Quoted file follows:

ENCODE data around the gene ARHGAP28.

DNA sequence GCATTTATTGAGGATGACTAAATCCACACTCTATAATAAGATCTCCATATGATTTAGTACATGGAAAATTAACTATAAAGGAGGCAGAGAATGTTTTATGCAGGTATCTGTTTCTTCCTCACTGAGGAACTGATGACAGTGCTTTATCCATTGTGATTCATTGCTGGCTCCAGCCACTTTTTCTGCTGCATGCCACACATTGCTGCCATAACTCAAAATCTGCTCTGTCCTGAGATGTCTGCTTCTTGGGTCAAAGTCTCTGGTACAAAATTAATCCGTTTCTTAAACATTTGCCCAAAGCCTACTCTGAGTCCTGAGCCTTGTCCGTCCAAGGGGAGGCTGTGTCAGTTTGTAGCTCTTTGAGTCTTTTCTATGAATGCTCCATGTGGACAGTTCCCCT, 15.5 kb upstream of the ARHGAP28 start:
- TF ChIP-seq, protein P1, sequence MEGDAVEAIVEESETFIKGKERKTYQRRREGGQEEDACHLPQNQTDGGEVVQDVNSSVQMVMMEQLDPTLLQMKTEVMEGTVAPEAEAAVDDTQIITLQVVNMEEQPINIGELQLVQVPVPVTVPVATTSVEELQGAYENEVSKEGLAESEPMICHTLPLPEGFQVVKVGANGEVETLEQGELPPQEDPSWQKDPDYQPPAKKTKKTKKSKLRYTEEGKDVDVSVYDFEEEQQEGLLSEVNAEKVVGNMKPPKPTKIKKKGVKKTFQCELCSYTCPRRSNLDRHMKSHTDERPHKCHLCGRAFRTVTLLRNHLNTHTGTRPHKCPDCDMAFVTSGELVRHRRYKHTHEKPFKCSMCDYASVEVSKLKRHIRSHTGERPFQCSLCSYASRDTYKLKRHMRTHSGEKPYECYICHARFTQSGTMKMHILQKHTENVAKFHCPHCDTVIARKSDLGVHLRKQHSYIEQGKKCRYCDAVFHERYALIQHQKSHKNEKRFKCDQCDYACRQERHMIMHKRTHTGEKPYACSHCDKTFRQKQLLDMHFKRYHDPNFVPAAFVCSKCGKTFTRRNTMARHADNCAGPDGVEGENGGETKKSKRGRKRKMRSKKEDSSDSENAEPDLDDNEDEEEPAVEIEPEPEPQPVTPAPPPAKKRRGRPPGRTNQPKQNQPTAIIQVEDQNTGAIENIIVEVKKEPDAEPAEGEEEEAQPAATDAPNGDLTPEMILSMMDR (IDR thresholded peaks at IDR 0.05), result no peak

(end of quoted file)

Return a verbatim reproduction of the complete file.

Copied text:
ENCODE data around the gene ARHGAP28.

DNA sequence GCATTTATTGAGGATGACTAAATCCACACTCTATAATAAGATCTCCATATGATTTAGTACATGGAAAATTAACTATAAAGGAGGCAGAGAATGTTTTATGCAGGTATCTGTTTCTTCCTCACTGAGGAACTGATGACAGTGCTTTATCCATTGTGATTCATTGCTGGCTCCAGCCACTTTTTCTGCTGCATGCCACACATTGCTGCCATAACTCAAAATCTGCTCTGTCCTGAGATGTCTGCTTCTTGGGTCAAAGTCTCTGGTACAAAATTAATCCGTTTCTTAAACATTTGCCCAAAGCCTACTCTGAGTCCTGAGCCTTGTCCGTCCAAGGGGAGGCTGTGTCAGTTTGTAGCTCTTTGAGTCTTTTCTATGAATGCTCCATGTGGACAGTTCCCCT, 15.5 kb upstream of the ARHGAP28 start:
- TF ChIP-seq, protein P1, sequence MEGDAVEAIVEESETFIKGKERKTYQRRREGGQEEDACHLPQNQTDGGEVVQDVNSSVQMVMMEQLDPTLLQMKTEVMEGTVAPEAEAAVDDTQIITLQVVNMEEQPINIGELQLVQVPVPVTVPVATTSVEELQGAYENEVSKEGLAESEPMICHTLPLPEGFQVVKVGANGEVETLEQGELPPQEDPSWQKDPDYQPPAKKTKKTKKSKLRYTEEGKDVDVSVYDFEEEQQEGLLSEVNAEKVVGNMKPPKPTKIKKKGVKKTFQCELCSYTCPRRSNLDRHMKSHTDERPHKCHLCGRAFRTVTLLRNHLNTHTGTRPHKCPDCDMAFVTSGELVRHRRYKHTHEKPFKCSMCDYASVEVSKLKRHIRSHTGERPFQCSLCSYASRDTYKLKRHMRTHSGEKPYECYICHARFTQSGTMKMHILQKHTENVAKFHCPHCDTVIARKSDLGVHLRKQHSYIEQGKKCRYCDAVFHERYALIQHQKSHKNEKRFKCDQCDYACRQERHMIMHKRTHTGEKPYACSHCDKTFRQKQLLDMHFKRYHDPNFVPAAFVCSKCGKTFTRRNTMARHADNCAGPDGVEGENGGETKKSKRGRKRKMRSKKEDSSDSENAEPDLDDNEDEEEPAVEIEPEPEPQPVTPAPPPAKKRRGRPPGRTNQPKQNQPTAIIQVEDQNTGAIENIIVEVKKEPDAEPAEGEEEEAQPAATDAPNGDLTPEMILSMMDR (IDR thresholded peaks at IDR 0.05), result no peak